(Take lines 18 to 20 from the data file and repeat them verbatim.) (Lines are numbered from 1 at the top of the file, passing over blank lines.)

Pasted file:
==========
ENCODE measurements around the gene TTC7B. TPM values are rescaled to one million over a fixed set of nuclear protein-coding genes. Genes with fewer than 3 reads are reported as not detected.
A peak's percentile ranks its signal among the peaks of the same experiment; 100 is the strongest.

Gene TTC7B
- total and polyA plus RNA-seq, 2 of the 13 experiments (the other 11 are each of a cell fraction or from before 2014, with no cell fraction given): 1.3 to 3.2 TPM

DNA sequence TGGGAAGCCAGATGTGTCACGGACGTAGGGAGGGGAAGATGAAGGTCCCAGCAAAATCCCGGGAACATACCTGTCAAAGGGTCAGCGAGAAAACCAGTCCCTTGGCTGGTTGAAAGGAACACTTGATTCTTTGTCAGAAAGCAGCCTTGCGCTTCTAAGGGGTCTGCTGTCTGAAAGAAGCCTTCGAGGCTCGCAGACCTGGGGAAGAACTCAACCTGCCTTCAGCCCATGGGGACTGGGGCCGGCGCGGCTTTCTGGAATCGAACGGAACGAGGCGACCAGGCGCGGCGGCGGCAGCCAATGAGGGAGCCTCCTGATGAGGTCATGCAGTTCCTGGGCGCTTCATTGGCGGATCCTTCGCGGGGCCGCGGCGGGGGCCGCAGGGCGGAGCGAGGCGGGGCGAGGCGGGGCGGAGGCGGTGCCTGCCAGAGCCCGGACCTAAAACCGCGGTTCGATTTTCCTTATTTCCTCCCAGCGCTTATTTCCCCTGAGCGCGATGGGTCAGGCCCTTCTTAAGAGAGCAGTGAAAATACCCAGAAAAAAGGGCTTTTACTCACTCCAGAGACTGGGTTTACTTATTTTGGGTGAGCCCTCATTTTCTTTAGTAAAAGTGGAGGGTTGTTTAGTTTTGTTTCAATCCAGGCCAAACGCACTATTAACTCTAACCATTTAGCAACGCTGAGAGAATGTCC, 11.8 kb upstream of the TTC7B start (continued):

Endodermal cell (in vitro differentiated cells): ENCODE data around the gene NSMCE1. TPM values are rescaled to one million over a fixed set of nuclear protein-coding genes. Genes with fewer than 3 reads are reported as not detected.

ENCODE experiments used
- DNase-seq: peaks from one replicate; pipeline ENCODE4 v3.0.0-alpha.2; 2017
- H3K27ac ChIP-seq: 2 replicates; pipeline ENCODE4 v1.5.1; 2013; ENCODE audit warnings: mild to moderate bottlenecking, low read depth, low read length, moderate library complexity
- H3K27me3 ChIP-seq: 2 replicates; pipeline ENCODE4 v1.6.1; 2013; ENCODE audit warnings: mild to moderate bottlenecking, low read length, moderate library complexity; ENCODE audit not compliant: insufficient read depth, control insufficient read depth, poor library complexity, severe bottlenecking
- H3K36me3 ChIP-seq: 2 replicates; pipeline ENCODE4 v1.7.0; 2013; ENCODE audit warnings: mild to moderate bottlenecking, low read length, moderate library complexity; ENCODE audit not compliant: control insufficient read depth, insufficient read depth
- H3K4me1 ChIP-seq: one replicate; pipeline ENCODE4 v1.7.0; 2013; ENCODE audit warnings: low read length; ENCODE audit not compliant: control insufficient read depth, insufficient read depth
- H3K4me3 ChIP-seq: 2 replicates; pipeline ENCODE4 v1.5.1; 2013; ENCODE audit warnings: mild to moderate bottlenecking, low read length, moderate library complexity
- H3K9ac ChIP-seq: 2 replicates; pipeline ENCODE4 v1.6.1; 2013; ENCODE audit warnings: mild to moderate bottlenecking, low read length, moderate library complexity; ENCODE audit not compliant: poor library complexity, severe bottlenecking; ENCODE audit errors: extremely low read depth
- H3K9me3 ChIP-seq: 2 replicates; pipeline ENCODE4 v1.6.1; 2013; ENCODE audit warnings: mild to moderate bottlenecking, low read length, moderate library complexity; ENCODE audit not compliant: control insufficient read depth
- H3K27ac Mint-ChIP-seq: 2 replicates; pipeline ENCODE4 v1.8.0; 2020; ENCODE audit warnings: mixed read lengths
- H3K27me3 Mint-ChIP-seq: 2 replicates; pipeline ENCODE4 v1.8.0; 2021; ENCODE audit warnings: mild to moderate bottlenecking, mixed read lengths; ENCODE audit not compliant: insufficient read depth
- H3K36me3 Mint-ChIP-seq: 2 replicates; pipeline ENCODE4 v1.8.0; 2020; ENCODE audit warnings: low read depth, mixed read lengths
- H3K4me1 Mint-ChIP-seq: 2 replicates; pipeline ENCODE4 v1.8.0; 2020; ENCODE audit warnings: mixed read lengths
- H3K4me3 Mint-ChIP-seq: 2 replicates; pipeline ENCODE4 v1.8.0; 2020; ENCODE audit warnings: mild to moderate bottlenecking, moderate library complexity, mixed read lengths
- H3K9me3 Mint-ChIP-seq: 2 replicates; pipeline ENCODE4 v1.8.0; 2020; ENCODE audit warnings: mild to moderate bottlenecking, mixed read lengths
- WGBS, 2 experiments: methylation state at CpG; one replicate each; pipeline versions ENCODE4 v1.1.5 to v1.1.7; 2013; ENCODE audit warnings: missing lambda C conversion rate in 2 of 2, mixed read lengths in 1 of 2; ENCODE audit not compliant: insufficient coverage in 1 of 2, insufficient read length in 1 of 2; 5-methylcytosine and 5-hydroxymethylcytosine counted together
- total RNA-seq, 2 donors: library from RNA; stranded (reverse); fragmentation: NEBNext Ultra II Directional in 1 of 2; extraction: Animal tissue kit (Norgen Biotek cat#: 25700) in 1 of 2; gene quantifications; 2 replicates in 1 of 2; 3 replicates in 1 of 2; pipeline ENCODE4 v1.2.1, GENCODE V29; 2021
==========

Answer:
- H3K36me3 Mint-ChIP-seq: 2 replicates; pipeline ENCODE4 v1.8.0; 2020; ENCODE audit warnings: low read depth, mixed read lengths
- H3K4me1 Mint-ChIP-seq: 2 replicates; pipeline ENCODE4 v1.8.0; 2020; ENCODE audit warnings: mixed read lengths
- H3K4me3 Mint-ChIP-seq: 2 replicates; pipeline ENCODE4 v1.8.0; 2020; ENCODE audit warnings: mild to moderate bottlenecking, moderate library complexity, mixed read lengths